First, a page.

In the garden
Pet worms? Well, not exactly.
But those whose plants have benefitted from the rich vermicompost that worms produce are usually enthusiastic about having a plastic bin of these wiggly red creatures in their home. Vermicompost is a humus-like material that contains large numbers of worm castings produced when organic materials pass through a worm’s gut.
“It’s an alternative to conventional backyard composting,” said Henrico Extension Agent Karen Carter. “And it’s generally a faster process.”
Conventional composting depends on micro-organisms to break down organic wastes. Vermicomposting uses worms for most of that work. The worms are housed in a plastic “worm bin.” Carter periodically gives “make and take” workshops for people interested in trying the process.
“None are scheduled right now,” said Carter, “but if you’re interested, call the Extension Office, and we’ll put your name on a waiting list.”
To make a worm bin, drill air holes around the top of a 14-gallon plastic container, roughly 24 x 16 x 12.5 inches. Add roughly 4 pounds of shredded newspaper, a gallon of water, and 2 quarts each of coffee grounds and purchased bagged compost.
“We recommend the bagged compost,” said Carter. “With backyard compost, you run the risk of bringing in insects.”
Last, and most important, add a pound of worms.
“Be sure you get the right worms,” said Carter. “That’s critical because not just any earthworm will work. You need Eisenia fetida, the red wiggler worm.”
The worms are commercially available on line, or you may be able to get them from someone who is already vermicomposting. Periodically, the bins have to be divided both as a method of harvesting the vermicompost and because the worms can easily double in number.
“Harvesting the compost can be the most challenging part,” said Carter. “Some people use purchased systems rather than making their own because they can make separating the worms from the vermicompost a little easier.”
Worms can eat most fruits and vegetables provided they are not too salty or too acidic. Meat, dairy products, and fatty or greasy foods shouldn’t be given to the worms. Coffee grounds including the filters and tea bags also make excellent food.
“Make sure you don’t overfeed the worms,” cautioned Carter. Under optimum conditions, worms can process their body weight in food each day. Typically, however, they can’t quite eat that much, and overfeeding can create odor problems.
Carter recommends anyone interested in starting a worm bin look online at the Virginia Extension publication, “Composting Your Organic Kitchen Wastes with Worms.”
“It’s excellent,” she said. “But we recommend one slight change. Don’t drill drainage holes in the bottom of the bin. Not having them doesn’t turn out to be a problem, and sometimes having those holes in the bottom of your bin makes a mess.”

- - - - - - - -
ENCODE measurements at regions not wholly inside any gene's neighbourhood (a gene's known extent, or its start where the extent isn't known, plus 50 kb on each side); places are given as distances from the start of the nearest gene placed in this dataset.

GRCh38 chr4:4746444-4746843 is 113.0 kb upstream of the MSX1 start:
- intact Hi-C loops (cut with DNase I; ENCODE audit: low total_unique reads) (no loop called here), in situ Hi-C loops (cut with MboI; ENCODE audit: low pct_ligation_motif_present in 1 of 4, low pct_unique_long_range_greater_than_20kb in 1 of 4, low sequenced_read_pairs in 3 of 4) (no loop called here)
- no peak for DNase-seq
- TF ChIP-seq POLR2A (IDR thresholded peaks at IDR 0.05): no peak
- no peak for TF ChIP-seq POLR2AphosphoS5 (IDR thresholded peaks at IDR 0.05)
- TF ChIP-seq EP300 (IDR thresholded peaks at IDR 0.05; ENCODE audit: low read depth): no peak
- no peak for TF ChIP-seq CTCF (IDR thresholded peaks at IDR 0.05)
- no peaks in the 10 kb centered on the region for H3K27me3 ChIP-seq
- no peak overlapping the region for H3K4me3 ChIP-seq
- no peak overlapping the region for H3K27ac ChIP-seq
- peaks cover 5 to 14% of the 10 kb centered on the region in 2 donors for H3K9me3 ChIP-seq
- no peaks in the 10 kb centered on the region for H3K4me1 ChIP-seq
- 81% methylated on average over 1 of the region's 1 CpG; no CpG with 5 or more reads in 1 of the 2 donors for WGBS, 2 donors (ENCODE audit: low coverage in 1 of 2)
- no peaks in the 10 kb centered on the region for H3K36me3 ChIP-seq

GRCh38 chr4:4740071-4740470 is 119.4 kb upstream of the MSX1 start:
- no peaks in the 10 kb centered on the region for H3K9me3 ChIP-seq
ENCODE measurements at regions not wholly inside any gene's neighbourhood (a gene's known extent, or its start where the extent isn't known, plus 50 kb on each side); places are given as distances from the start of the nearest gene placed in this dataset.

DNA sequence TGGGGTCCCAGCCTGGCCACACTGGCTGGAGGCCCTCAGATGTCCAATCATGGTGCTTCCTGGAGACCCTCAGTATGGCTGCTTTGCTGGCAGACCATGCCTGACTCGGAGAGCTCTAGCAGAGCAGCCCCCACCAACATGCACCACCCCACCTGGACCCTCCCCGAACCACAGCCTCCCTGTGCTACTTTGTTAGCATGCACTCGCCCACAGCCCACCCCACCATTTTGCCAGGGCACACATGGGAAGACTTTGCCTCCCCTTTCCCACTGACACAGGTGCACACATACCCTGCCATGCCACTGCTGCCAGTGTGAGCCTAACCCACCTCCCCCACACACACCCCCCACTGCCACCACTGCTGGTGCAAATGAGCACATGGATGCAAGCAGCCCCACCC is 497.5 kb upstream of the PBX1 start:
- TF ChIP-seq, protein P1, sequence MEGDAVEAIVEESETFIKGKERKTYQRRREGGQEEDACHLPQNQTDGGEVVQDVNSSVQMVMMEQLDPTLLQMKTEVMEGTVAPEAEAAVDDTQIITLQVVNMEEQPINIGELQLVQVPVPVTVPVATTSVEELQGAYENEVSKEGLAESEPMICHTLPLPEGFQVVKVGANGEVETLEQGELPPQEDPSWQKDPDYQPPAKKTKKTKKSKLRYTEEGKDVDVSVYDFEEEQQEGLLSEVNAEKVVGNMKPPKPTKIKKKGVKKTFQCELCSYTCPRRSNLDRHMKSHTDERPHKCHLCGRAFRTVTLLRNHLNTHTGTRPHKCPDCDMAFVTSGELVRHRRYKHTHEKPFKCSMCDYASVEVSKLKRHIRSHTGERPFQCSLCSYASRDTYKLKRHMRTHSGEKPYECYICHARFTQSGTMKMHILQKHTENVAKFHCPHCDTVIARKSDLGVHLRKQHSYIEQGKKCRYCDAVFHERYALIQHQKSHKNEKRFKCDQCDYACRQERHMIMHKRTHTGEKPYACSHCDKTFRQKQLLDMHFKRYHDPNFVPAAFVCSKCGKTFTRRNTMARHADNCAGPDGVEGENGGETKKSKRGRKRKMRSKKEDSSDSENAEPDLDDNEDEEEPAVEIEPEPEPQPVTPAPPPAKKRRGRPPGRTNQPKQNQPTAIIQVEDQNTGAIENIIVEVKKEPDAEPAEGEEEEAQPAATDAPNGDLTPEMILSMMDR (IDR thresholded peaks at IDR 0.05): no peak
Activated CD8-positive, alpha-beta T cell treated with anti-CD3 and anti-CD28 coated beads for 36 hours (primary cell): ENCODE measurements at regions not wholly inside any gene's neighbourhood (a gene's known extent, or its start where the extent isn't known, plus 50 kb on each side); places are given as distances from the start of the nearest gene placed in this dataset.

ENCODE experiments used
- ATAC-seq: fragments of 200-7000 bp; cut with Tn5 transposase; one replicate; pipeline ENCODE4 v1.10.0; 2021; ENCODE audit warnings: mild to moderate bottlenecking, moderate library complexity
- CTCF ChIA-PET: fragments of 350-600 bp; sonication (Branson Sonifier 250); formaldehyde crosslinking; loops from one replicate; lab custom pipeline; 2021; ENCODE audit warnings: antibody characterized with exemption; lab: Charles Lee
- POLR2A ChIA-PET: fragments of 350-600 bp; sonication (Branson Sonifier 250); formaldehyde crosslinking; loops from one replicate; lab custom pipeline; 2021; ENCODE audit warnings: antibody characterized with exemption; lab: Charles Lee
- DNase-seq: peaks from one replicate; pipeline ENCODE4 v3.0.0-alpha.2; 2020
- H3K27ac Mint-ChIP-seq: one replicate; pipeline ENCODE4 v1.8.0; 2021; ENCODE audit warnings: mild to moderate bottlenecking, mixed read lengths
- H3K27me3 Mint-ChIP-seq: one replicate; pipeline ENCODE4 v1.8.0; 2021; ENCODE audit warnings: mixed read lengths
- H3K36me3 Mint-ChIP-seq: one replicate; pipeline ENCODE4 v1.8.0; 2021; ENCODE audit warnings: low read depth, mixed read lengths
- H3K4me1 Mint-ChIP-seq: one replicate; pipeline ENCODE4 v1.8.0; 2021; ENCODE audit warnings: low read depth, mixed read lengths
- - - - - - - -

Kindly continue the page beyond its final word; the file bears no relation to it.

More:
Without the drainage holes, a worm bin can be kept in the kitchen or basement, anyplace where temperatures don’t fall below freezing or go over 100 degrees Farenheit.
“Vermicomposting can be more convenient than backyard composting,” said Carter. “Plus, it’s an interesting process to watch, particularly if you have children and want to teach them about the natural world.”
Dr. Even Alexander, a New York Times best-selling author who has been featured on Oprah and Dr. Oz, was in town last week to promote his June 27 talk, "Proof of Heaven," at Glen Allen High School.
Alexander (pictured, at right, while Unity of Bon Air church member Harry Simmons interviews him) has written about what he considers to be his journey through the afterlife.
Tickets to this month's event are $25 and will support the new Bon Secours Hospice House being built later this year. > Read more.
The Innsbrook Rotary Club, which is celebrating its 25th year in 2015, has completed a number of volunteer projects this year and raised thousands of dollars for various organizations through three events.
The club's annual rose sale, benefit for youth live auction and Virginia Fire Games competition, combined with individual and corporate donations, have raised nearly $70,000 – money that the club contributes back to the community.
FeedMore is the beneficiary of the club's 25th anniversary project, which provides refrigerated trailers to be used for the distribution of food throughout Central Virginia. > Read more.
Chef Bryan Voltaggio will host a special three-course dinner event July 21-22 at his Willow Lawn Family Meal restaurant. The menu will consist of his favorite dishes and offer diners the chance to purchase a signed copy of his newly released book, HOME.
Voltaggio will attend and cook at each dinner, as well as share stories that inspired recipes for the book. > Read more.
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CalendarInnsbrook After Hours will present Arkansas native and reigning ACM New Artist of the Year Justin Moore at 6 p.m. Moore added a consecutive #1 debut to his list of… Full text